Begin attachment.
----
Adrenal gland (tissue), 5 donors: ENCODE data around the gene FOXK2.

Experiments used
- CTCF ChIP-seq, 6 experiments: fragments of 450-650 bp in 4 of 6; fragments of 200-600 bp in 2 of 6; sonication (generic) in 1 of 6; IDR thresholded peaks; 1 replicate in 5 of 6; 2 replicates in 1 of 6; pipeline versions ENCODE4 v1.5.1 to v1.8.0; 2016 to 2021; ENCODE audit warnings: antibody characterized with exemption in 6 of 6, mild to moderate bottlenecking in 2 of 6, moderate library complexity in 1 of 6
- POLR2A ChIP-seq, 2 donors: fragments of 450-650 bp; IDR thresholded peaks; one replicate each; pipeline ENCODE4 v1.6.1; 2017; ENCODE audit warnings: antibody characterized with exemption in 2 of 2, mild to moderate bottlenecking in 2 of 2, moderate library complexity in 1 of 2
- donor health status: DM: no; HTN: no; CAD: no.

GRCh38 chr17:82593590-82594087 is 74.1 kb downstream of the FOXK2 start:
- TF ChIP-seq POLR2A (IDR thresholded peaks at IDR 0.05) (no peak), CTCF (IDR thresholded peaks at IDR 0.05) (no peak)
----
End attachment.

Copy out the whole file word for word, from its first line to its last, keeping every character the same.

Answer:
Adrenal gland (tissue), 5 donors: ENCODE data around the gene FOXK2.

Experiments used
- CTCF ChIP-seq, 6 experiments: fragments of 450-650 bp in 4 of 6; fragments of 200-600 bp in 2 of 6; sonication (generic) in 1 of 6; IDR thresholded peaks; 1 replicate in 5 of 6; 2 replicates in 1 of 6; pipeline versions ENCODE4 v1.5.1 to v1.8.0; 2016 to 2021; ENCODE audit warnings: antibody characterized with exemption in 6 of 6, mild to moderate bottlenecking in 2 of 6, moderate library complexity in 1 of 6
- POLR2A ChIP-seq, 2 donors: fragments of 450-650 bp; IDR thresholded peaks; one replicate each; pipeline ENCODE4 v1.6.1; 2017; ENCODE audit warnings: antibody characterized with exemption in 2 of 2, mild to moderate bottlenecking in 2 of 2, moderate library complexity in 1 of 2
- donor health status: DM: no; HTN: no; CAD: no.

GRCh38 chr17:82593590-82594087 is 74.1 kb downstream of the FOXK2 start:
- TF ChIP-seq POLR2A (IDR thresholded peaks at IDR 0.05) (no peak), CTCF (IDR thresholded peaks at IDR 0.05) (no peak)